On...

The purpose of predictive risk modelling is to segment a given population on the basis of their risk of experiencing a particular outcome, for example an emergency hospital admission (Billings and others, 2006).

This is often used for case finding, where appropriate prevention techniques are matched to each risk stratum. High risk patients will be a small minority of the total population, and the form of the intervention will change depending on the level of risk.

The highest risk patients might receive a personal...

Telehealth is increasingly being advocated as a way to monitor patients remotely and better manage long-term health conditions. The Nuffield Trust was part of the largest randomised controlled trial in this area, “the Whole System Demonstrator” (WSD) – the initial results were published earlier in the summer.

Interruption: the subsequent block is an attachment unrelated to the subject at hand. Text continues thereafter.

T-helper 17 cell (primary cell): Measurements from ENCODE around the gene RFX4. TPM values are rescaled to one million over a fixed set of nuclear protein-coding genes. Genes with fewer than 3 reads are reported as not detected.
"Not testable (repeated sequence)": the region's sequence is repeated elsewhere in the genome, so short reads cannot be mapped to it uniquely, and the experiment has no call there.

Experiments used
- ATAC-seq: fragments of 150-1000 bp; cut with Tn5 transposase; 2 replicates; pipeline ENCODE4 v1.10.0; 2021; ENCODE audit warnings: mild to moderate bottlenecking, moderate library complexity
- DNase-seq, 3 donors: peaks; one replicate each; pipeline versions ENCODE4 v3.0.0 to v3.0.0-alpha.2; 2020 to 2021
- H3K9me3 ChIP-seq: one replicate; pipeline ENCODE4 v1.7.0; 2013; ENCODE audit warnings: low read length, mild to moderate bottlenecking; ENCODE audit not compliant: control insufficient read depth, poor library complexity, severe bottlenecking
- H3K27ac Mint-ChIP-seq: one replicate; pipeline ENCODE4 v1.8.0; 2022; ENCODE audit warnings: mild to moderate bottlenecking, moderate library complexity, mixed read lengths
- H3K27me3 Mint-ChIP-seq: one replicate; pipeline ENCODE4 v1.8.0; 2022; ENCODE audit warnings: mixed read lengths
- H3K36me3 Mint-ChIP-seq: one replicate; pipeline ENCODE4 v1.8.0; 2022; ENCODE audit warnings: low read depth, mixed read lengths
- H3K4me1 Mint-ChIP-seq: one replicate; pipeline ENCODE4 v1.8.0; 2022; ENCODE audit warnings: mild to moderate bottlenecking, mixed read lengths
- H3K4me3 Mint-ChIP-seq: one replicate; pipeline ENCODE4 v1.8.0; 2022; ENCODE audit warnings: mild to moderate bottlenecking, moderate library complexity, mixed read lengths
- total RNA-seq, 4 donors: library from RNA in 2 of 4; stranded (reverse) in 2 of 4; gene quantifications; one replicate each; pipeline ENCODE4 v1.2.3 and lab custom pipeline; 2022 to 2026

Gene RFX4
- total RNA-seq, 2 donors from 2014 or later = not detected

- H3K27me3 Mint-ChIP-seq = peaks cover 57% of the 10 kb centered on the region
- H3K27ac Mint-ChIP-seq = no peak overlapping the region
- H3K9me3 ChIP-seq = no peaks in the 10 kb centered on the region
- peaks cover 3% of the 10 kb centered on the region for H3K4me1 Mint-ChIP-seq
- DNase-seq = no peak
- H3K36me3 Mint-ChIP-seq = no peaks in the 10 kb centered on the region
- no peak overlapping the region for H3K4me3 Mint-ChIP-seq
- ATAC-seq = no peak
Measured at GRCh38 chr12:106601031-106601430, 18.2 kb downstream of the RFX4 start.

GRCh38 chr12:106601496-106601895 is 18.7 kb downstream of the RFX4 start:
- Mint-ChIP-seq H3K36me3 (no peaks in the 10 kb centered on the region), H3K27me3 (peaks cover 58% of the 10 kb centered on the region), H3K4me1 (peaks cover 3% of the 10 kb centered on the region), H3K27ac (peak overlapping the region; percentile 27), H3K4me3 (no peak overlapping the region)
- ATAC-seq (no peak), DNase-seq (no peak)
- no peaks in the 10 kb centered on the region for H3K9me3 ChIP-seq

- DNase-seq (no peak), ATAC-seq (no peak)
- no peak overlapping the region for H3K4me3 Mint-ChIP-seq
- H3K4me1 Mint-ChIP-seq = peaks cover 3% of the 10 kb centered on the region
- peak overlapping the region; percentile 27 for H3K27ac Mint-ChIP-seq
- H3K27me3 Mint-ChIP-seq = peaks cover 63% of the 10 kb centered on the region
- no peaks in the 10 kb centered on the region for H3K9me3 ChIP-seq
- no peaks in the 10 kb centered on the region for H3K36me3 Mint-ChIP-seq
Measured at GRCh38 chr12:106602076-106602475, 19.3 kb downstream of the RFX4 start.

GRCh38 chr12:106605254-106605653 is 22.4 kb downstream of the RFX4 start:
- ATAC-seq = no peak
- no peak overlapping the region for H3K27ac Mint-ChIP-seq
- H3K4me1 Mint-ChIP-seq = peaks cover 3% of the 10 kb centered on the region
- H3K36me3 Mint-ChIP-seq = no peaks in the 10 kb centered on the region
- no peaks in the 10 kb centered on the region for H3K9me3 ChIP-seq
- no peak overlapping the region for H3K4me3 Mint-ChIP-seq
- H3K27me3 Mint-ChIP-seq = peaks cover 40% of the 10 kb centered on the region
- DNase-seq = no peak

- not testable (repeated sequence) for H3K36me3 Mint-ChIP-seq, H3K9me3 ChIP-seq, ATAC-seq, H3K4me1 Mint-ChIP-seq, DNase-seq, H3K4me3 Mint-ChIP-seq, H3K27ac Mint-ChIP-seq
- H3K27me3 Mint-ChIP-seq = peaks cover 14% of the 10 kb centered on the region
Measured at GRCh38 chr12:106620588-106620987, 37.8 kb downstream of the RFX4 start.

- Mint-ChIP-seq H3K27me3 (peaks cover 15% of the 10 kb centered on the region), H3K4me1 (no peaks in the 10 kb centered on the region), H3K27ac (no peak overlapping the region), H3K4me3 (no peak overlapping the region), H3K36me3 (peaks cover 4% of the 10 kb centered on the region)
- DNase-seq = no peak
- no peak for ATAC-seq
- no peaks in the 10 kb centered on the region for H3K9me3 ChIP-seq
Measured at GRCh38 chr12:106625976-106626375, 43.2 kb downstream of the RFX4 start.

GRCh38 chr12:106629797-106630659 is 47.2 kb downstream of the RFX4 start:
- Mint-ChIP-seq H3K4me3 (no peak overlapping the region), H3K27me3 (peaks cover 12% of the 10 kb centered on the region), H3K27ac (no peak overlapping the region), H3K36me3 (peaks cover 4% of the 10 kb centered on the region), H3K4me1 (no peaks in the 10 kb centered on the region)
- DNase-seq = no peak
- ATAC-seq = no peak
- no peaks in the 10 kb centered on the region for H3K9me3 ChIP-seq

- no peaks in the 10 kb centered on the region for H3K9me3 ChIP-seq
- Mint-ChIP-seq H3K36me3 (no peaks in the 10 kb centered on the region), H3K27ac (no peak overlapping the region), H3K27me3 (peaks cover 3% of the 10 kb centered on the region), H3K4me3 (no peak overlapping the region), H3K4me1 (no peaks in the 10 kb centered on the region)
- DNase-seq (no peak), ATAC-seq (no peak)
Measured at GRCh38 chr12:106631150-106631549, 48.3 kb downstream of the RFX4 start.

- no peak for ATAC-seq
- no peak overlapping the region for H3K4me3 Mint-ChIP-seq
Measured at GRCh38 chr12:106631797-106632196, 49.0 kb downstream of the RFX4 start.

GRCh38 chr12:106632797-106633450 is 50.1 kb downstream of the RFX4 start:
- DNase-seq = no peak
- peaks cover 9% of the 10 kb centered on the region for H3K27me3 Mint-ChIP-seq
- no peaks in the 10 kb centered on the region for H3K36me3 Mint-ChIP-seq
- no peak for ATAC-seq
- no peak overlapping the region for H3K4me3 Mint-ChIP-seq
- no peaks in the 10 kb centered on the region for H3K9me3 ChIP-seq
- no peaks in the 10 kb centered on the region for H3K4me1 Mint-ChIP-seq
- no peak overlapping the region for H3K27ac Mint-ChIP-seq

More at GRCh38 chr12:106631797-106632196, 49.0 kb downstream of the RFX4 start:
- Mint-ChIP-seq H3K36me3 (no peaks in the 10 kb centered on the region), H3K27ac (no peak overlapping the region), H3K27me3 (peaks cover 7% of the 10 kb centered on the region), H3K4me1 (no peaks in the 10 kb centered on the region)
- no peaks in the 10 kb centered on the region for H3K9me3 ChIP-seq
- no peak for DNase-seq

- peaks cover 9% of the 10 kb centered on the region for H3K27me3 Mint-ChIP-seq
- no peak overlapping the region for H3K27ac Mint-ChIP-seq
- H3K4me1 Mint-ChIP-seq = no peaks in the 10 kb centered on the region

We held a seminar with practitioners, researchers and funders to discuss the remaining research that needs to be done, post WSD. Priorities were identified as;...

As a nation we probably have the best information on health care in the world.

Data on service use, cost, and increasingly quality, across the whole population and for some years, and large chunks of it available at person-level (suitably anonymised) and linkable wherever the patient receives care.

Useable to track costs, assess substitution of care, stratify the population by risk, track cohorts of patients through time, assess impact of interventions, spot good quality and efficient care, develop business cases for invest to save innovations, shape clinical behaviour, develop...

Earlier this year, Dr Phillip Lee MP proposed that patients should be sent an annual NHS ‘bill’ by their GPs, setting out the exact cost of the care they had received over the previous twelve months.

The idea was that it would help people understand the value they get from the NHS and reduce the chance of our free-at-point-of-use service being taken for granted.